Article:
#86 Health & Safety

Health & Safety

A vital topic, in many ways.

It is important to keep yourself and your charges safe, whether they be staff, pupils or guests.

Be aware of the law (Health & Safety Summary) and of the school policy on health and safety. What’s the school’s policy on maximum numbers in the charge of any one individual member of staff? Has the school undertaken a lone worker risk assessment for the librarian?

Health & Safety law can also be useful if someone in your school (or an architect during a new build) is trying to cut corners. Do all you can to avoid this, particularly if you can point to the likelihood of expensive future restructuring to rectify any work or space that contravenes Health & Safety legislation.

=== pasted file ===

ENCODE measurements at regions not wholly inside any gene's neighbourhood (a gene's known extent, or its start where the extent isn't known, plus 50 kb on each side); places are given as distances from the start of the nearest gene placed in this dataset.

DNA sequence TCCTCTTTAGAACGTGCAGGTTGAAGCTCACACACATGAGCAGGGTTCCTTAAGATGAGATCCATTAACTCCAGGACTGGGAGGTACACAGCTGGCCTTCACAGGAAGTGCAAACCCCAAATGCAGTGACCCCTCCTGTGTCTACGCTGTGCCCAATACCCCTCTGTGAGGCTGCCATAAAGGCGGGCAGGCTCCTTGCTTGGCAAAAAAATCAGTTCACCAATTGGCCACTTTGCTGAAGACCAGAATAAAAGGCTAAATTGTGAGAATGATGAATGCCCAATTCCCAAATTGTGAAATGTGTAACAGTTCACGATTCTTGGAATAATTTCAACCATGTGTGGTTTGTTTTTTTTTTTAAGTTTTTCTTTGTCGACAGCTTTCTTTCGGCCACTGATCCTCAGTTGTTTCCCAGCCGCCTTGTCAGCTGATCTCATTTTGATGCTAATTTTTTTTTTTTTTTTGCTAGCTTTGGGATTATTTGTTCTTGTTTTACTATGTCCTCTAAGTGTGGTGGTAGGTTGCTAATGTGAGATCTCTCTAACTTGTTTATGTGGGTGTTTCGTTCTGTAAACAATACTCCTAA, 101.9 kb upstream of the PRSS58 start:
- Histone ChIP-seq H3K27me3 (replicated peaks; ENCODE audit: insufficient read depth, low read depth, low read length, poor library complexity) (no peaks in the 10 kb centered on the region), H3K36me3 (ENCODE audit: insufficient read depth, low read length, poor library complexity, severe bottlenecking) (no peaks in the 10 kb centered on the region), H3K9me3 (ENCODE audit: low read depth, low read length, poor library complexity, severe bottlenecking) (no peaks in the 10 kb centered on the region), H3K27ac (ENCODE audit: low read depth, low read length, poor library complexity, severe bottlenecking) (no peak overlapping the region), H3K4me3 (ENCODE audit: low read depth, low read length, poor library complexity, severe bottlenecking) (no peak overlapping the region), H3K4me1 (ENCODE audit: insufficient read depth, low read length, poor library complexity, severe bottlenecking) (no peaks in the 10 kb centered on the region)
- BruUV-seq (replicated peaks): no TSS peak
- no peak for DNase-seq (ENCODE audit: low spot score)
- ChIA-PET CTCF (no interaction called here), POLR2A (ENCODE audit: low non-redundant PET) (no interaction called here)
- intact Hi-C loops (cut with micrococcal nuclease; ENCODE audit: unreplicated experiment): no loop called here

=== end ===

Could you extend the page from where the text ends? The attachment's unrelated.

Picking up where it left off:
#85 Line Manager

Line Manager

Who should line manage a school librarian?

Well, probably not anyone from the administrative side of things, as they have little to do with curricular issues, information science or literacy. That includes ‘Business Managers’ of any description.

Head of English? I don’t think so. The librarian is there to support the whole school curriculum, not just the English Department.

The simple answer is that it should be a depute head or headteacher, who should have the skills and overview of school issues to be able to advise and guide you appropriately. In all my posts, I had a senior manager as my line manager, and would definitely not have settled for less.

#84 Discipline


An earlier post referred to a discipline policy, and how this should fit in with school policy.